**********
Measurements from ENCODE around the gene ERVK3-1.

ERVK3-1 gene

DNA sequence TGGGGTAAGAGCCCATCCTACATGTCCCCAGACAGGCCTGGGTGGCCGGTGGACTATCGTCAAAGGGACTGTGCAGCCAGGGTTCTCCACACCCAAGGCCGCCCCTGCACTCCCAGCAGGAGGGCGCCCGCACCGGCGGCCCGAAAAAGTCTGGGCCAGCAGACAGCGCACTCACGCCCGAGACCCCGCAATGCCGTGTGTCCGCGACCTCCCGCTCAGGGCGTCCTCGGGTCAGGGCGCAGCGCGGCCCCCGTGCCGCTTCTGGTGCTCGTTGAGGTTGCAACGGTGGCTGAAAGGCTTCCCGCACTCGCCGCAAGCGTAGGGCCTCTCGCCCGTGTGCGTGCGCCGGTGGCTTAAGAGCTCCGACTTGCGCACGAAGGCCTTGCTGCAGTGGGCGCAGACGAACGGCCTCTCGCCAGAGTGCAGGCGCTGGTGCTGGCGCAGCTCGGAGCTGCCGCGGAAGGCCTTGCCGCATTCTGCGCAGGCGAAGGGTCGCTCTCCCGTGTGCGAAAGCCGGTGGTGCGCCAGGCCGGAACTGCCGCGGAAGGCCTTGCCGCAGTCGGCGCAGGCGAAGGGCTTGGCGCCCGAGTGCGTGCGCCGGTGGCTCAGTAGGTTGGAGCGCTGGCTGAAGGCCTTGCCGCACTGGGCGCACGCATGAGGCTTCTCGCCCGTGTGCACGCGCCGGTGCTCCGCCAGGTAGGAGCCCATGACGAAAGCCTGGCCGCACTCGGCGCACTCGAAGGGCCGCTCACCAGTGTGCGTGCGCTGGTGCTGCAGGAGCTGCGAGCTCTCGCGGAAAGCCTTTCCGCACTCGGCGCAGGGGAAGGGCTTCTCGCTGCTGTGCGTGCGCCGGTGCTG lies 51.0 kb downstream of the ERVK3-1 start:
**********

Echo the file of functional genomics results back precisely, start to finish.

Measurements from ENCODE around the gene ERVK3-1.

ERVK3-1 gene

DNA sequence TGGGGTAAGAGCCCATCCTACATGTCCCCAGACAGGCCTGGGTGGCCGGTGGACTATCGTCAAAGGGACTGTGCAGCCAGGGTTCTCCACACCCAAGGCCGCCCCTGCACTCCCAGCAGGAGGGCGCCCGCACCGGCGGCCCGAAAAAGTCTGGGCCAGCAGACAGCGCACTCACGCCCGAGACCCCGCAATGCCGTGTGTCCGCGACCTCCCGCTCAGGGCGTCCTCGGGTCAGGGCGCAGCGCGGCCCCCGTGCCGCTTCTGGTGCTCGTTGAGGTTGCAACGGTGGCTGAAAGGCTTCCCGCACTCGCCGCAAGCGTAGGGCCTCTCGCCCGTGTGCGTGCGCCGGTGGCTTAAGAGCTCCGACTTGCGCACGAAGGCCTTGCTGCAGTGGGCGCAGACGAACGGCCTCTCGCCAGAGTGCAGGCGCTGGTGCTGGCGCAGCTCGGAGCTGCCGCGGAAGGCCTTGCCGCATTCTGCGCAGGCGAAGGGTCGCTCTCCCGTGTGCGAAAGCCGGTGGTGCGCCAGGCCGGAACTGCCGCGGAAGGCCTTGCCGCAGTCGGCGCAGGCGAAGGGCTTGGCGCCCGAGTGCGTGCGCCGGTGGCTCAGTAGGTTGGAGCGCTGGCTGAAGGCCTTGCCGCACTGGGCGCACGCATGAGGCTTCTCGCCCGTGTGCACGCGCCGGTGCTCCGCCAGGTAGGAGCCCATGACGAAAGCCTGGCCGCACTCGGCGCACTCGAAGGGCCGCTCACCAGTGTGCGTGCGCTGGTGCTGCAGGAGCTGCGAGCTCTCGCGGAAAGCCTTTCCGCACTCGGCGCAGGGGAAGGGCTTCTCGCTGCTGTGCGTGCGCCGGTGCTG lies 51.0 kb downstream of the ERVK3-1 start: